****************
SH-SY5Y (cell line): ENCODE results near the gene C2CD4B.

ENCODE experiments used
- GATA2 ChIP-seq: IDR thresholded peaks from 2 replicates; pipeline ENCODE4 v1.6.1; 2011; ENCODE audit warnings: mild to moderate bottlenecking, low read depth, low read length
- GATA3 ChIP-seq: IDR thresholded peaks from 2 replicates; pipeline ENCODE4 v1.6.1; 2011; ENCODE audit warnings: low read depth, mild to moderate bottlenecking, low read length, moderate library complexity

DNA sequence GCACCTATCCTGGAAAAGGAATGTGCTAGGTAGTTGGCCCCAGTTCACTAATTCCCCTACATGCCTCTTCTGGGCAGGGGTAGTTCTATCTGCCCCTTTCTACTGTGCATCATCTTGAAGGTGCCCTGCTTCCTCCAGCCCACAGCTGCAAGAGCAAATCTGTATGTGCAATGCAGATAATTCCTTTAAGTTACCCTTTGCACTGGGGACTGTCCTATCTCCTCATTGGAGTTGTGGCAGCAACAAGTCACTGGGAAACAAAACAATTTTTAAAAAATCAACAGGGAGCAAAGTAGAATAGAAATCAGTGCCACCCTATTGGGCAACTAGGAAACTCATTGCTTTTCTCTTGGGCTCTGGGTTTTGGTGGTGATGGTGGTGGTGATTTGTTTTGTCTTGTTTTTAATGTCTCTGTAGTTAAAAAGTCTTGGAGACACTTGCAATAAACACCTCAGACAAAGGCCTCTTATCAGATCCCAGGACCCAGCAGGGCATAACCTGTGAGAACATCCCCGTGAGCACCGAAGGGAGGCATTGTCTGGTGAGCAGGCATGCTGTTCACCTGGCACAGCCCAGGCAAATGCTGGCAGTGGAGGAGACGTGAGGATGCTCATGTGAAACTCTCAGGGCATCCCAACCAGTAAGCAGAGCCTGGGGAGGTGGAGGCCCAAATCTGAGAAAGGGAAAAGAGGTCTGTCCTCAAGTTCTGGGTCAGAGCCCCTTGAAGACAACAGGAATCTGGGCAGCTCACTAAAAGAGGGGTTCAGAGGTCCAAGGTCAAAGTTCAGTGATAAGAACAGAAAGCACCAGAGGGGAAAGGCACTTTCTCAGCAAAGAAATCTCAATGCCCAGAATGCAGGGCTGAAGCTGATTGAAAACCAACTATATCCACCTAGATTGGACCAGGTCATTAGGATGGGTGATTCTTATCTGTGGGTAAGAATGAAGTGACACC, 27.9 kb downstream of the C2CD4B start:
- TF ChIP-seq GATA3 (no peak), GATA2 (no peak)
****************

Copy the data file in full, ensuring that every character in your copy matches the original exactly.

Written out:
SH-SY5Y (cell line): ENCODE results near the gene C2CD4B.

ENCODE experiments used
- GATA2 ChIP-seq: IDR thresholded peaks from 2 replicates; pipeline ENCODE4 v1.6.1; 2011; ENCODE audit warnings: mild to moderate bottlenecking, low read depth, low read length
- GATA3 ChIP-seq: IDR thresholded peaks from 2 replicates; pipeline ENCODE4 v1.6.1; 2011; ENCODE audit warnings: low read depth, mild to moderate bottlenecking, low read length, moderate library complexity

DNA sequence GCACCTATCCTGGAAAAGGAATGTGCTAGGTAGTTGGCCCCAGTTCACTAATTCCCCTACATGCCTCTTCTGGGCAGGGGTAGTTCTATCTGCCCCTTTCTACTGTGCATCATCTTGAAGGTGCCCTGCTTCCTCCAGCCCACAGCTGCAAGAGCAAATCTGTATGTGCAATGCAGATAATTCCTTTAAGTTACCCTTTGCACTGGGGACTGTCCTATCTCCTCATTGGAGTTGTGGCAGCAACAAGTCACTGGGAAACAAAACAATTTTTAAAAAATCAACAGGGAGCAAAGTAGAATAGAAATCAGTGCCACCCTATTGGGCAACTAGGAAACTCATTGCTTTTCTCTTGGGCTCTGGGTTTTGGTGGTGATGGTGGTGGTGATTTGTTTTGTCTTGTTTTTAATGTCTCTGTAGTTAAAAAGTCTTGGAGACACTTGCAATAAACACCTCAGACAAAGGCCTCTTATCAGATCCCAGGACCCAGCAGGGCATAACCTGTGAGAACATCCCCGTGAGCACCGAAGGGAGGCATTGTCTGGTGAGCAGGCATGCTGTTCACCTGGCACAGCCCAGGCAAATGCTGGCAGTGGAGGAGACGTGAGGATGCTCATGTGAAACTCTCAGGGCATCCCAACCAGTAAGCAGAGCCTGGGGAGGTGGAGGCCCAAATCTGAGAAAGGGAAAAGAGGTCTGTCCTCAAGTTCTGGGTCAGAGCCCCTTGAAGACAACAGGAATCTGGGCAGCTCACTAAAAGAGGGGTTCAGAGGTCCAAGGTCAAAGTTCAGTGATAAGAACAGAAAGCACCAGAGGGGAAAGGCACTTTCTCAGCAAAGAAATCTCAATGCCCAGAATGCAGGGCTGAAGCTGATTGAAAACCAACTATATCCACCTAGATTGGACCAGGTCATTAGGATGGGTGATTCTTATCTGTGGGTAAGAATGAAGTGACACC, 27.9 kb downstream of the C2CD4B start:
- TF ChIP-seq GATA3 (no peak), GATA2 (no peak)